At CodeProject we spend an awful lot of time playing with room heaters, or as others like to call them, "servers". Over the years we've seen it all, some of it smoking, most of it usually working just nicely until something happens.
What that something is can be hard to find so we've created a quiet place for those battle scarred and frustrated to get a little help.
Networks are serial of course. They handle multiple requests, but serially.
Presumably "concurrent connections" means open sockets - perhaps because you are not sure that the server is keeping them open? Or perhaps because firewall(s) might be dropping requests if limits are exceeded?
If you are not sure which, then if it was me, I would want to check with the actual server rather than a general tool. Since the server application itself could be the problem rather than the network and/or firewalls.
Rather simple to write code to do database (relational) connection testing. Just open connection and do simple do nothing query in a loop. Then wrap that in a loop for multiple connections.
More difficult for modern usage besides database since it is usually ReST (http) because the connection closes after the request. Thus what you really need to do is identify a rest call that takes a while. And really if you cannot do that they you need to put a Rest call in place that does take a while. Perhaps having it do nothing but return ok and have a sleep for 5 seconds or so before it returns to the ok. I will note that you could write http code that would keep the connection open but that is not normal and as such seems suspect to test in the first place.
If you can't control the server then you are going to need to bombard it with requests and that could incorrectly report results for normal firewall rules put into place to prevent DNS attacks.
Any tool of any sort requires understanding, configuration and even some messing about to get it up and running correctly.
Also why a "range of ports". Servers do not typically support more than several ports and functionality and even rules are different. Certainly shouldn't be doing performance testing on an app unless you know what that app does.
Just a warning, 'port scanning' is something that network infrastructures will flag and anomalous behavior and if it was me I would not do that unless I had it in writing (actual paper) from a superior that that is what they wanted done. That can lead to civil and criminal penalties and you want to be protected.
Posting this right here as I belive that this is a generic issue.
Right now if you do app development in most cases you are also code signing the app, using your favorite tool and a private key.
Since February, due to Microsoft adopting a new set of standards, issuers are obliged to deliver the digital certificates on hardware mediums aka USB tokens
Right now if you do app development in most cases you are also code signing the app
Not me. I figure if they have access to the server such that they can replace components then everything is already compromised. Not to mention that if they can do so in a useful manner then I would suspect an inside job as well (which the vast majority of breaches are anyways.)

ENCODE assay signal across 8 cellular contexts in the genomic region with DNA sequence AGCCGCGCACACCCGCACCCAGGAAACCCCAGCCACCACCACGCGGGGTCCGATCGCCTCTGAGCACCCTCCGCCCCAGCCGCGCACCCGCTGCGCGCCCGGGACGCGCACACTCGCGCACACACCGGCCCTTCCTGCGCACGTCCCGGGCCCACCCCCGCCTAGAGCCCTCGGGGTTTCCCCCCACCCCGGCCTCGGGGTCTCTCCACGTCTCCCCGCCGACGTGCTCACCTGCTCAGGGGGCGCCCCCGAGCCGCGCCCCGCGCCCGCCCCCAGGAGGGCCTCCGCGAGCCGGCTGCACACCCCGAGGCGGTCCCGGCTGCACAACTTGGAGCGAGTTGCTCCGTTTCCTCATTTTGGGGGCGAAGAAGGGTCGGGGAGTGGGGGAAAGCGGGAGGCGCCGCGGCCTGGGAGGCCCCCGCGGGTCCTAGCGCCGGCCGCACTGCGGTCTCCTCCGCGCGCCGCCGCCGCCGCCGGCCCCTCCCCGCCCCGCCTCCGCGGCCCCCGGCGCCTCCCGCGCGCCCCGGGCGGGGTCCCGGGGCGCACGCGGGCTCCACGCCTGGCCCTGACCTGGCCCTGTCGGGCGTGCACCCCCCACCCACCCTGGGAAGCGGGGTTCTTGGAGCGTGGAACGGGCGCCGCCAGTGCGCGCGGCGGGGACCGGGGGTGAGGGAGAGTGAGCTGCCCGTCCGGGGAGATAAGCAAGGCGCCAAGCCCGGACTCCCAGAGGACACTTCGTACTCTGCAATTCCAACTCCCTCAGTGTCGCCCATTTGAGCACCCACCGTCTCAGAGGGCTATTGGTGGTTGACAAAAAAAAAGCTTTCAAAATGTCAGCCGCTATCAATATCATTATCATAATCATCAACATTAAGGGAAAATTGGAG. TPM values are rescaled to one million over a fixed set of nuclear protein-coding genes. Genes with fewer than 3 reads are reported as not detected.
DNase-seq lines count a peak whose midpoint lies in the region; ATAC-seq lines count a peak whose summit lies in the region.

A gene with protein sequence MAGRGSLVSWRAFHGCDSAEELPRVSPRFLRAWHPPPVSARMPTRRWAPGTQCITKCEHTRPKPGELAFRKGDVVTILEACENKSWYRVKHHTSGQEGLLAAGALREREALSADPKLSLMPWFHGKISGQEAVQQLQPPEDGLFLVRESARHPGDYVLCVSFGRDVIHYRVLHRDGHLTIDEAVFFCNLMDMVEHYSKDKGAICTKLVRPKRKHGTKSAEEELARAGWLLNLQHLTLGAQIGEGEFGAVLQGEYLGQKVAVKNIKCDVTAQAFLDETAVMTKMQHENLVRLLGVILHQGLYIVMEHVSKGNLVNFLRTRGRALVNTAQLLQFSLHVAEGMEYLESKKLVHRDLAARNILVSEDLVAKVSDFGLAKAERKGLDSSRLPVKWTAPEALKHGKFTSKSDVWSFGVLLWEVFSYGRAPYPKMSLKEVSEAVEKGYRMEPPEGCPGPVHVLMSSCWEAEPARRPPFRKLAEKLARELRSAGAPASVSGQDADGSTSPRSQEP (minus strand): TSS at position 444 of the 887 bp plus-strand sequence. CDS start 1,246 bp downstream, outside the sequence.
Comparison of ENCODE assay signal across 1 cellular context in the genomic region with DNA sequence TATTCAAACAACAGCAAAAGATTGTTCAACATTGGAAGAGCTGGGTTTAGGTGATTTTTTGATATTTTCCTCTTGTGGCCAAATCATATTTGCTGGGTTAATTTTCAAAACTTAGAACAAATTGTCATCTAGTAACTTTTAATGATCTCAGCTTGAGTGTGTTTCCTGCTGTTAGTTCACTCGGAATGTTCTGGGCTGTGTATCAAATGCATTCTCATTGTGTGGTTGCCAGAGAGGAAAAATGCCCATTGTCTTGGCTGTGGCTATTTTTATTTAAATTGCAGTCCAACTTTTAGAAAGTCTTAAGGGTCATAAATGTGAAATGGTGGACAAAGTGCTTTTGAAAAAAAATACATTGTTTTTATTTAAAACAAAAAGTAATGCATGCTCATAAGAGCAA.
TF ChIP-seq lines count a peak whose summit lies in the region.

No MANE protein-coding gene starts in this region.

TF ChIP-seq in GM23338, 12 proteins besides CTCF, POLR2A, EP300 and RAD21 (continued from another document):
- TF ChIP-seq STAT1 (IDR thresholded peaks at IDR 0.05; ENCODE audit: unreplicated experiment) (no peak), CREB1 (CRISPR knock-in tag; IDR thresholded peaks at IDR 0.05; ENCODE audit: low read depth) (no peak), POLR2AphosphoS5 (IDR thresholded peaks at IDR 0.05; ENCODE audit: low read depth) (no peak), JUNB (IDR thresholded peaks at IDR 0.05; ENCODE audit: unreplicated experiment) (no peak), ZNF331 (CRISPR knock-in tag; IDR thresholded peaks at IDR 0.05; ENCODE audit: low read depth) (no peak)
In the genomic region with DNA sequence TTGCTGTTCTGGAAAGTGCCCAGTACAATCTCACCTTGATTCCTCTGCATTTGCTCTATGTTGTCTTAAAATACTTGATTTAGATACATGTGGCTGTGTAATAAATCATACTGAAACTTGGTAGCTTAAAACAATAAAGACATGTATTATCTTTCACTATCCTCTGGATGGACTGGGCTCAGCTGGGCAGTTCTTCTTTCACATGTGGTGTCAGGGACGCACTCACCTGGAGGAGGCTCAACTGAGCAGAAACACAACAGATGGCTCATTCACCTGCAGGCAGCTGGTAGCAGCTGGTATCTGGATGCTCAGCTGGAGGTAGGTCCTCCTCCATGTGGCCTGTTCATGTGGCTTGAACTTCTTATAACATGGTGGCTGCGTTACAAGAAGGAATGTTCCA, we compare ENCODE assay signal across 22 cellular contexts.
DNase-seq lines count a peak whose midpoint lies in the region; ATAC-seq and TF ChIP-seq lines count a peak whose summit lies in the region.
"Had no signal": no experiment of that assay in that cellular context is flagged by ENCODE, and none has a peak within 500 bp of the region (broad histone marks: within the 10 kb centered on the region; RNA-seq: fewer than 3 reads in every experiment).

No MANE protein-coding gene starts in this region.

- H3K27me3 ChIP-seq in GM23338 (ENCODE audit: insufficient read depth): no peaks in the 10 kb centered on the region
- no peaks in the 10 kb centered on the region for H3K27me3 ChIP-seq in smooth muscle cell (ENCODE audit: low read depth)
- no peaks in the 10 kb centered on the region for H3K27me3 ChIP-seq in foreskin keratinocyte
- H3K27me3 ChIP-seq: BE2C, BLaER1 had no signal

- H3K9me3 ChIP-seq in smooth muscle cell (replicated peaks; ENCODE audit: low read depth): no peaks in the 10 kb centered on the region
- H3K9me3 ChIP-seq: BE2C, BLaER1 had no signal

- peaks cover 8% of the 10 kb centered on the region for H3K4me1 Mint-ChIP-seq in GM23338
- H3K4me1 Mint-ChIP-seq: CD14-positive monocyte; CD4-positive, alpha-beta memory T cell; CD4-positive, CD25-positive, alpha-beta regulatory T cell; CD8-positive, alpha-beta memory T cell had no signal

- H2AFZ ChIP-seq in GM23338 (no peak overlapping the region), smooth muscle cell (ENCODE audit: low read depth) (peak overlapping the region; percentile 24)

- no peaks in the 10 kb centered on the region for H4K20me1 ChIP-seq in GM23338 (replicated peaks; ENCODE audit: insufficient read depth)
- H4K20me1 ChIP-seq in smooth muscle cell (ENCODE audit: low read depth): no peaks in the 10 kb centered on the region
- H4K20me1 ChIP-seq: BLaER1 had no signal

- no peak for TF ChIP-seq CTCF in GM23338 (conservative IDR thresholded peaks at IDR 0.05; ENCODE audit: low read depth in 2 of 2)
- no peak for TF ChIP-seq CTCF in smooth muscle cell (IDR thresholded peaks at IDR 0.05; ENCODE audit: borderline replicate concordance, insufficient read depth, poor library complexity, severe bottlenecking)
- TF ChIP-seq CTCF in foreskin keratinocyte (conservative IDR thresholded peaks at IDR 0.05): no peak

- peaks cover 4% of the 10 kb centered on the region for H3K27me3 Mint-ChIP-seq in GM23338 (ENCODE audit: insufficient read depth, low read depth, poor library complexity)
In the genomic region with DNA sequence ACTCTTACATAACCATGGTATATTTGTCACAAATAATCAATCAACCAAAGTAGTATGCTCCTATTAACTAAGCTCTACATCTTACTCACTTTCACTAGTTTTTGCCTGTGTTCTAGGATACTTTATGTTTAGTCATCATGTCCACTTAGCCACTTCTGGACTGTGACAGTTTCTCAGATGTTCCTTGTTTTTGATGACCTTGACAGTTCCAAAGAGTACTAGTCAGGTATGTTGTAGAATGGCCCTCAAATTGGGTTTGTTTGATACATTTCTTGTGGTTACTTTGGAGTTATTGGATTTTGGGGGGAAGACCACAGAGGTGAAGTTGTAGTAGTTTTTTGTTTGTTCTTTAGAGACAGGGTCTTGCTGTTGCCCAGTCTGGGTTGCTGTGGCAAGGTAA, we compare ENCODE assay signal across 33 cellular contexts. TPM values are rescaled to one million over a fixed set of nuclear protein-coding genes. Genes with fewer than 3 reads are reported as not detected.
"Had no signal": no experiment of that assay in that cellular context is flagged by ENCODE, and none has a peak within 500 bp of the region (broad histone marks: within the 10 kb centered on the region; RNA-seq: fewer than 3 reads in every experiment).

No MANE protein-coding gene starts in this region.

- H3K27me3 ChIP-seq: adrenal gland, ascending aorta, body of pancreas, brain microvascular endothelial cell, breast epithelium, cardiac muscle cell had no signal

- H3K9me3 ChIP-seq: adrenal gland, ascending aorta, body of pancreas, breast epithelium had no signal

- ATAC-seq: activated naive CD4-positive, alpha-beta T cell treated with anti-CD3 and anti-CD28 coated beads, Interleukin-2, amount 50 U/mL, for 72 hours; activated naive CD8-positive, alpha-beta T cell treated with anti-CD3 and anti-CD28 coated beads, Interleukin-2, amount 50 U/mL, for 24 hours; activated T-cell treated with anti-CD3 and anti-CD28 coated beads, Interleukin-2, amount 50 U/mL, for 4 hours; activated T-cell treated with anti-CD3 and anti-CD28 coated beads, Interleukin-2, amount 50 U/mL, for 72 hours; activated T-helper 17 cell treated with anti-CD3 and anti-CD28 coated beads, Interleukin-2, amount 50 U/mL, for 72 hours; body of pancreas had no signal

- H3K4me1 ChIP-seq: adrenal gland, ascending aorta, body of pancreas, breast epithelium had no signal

Server receives a request for a particular client app, based on the request param's server changes the app's resources then code signs it, replying with the final result.
Not sure I understand what that scenario is suggesting.
Code signing involves using a certificate when the code is built (part of the CM build process) to provide security when the application runs. It allows the application to verify resources that it loads, such as a library.
That is a limited scope solution. All that is required is that a local machine (not cloud) is using for the final step of the process before delivery.
Your statement above suggests you are doing something in the normal client message handling scheme. That would be outside the scope of what I laid out.
Now I can see that if you are using a cloud server to do your builds then that would appear to be a problem for normal code signing. But your description would not seem to jive with that.
I am rephrasing my problem...
I have an .xml file that i want to [save remotely, store remotely, host remotely... i don't know the real word for it]. I just want to imitate this one [the link itself, and not the content]:
Say i have a file myfile.xml and want to get a "link" that literally look like:
i am following a tutorial but i am stucked!
HOW to save a file so that i can get its link like below. i have a file "update.xml" that i want to compare between the local drive and the remote drive or server or whatever. how can i save such file remotely and use its url like the format below?
just follow this link https://en.wikipedia.org/wiki/GitHub
they are saying " It offers all of the distributed version control and source code management "
what they try to mean distributed version control ?
if we upload a project to github then many people around the world can work on the same project.......that is why GitHub is called distributed version control ?
if yes then online TFS is also provide same functionality. if we upload a project to TFS then many people around the world can work on the same project but TFS never claim that it is distributed version control.
so please some one who understand distributed version control then please explian why GitHub is consider distributed version control.